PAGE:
Supernova 2022hrs, discovered by amateur astronomer Koichi Itagaki on April 16.619 (14:50h UT) is in NGC 4647, an intermediate spiral galaxy in the constellation of Virgo. He used a 0.5-metre, f/6 telescope and a CCD camera. The supernova shone at around magnitude +15 at discovery and has since brightened by over two magnitudes, with estimates since 26 April hovering around magnitude +12.5.
A low-resolution spectrum of the transient was captured just over five hours after discovery by Claudio Balcon, using a FOSC-ES32 spectrograph attached to a 0.2-metre telescope, in the course of the Italian Supernovae Search Project (italiansupernovae.org). The spectrum resembles that of a type-1a supernova (a scenario with a degenerate white dwarf star as the progenitor rather than a core collapse of a massive star [type-II]) about two weeks before maximum light.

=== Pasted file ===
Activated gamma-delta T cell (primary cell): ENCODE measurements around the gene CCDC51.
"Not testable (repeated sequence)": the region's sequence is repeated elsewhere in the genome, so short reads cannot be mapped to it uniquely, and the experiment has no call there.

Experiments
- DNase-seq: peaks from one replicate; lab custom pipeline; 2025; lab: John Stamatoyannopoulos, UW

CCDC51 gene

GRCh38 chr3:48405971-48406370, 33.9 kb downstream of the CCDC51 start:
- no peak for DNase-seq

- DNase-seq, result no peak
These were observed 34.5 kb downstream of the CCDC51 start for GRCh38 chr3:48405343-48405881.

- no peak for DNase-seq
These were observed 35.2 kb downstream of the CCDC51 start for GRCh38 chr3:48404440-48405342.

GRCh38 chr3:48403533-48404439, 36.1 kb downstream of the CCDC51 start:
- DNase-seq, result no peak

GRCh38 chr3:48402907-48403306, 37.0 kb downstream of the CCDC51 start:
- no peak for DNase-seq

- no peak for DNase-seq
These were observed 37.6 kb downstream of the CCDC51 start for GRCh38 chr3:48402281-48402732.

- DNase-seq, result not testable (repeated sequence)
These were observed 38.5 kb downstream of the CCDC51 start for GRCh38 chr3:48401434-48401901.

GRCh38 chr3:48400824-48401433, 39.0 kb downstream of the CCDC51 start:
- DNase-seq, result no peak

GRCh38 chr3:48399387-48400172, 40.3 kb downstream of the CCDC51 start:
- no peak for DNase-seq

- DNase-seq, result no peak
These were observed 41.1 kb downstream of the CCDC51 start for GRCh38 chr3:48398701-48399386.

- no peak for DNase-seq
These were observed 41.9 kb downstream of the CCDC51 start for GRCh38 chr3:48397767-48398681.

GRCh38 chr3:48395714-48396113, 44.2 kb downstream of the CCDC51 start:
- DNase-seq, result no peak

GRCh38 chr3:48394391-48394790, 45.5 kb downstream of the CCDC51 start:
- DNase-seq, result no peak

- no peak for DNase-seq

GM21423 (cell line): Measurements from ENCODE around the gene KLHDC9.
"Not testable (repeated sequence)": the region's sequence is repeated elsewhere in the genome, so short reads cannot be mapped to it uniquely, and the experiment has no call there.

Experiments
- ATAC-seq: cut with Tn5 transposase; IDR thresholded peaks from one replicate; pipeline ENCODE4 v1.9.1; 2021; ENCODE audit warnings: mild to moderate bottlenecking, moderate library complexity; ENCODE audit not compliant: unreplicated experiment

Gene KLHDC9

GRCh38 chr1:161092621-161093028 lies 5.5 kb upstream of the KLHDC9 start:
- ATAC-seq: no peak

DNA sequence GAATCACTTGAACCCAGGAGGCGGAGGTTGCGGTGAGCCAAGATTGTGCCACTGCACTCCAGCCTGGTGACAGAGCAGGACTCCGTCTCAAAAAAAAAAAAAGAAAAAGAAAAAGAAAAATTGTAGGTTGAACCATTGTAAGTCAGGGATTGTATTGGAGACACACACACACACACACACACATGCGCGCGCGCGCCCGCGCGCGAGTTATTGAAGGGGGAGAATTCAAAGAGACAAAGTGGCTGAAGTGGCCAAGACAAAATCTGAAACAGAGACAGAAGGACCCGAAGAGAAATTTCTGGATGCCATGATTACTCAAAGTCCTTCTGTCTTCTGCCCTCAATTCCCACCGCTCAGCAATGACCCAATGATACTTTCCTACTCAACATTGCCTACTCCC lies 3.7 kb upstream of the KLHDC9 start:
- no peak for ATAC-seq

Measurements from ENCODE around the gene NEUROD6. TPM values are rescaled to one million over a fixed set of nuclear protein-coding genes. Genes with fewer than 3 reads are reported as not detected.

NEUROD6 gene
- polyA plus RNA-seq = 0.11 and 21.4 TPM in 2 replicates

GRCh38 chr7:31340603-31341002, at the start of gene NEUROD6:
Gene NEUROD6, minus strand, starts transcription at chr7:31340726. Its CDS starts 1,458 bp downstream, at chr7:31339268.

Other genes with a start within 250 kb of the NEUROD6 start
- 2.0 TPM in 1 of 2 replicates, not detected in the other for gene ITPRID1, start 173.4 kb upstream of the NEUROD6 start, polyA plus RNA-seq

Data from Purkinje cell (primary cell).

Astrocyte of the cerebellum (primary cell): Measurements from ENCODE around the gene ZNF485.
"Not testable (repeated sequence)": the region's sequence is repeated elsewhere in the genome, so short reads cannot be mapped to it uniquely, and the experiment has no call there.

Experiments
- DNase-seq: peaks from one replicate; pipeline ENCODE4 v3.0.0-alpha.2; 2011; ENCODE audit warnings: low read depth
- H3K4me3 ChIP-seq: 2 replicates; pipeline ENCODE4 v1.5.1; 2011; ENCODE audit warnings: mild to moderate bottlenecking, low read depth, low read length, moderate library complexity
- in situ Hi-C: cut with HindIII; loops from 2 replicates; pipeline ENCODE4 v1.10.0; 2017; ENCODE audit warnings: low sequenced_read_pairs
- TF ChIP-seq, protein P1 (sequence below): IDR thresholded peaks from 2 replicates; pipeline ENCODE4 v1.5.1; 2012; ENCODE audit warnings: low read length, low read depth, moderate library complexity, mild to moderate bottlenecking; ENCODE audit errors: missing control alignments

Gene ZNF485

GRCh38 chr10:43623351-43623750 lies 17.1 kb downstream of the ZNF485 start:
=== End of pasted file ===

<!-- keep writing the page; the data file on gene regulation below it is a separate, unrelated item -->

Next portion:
NGC 4647 is a spiral galaxy that shines at magnitude +11.3 and spans 3’ x 2.5’. Supernova 2022hrs lies 30” east and 18.7” south of the galaxy’s core, at the precise position RA 12h 43m 34.3s, Dec +11° 34’ 36”.
In this image taken by me on 2022-05-06 with iTelescope T5 in Mayhill, NM at 22:57 CDT the supernova is marked with red lines. It is a single image taken in with a clear filter.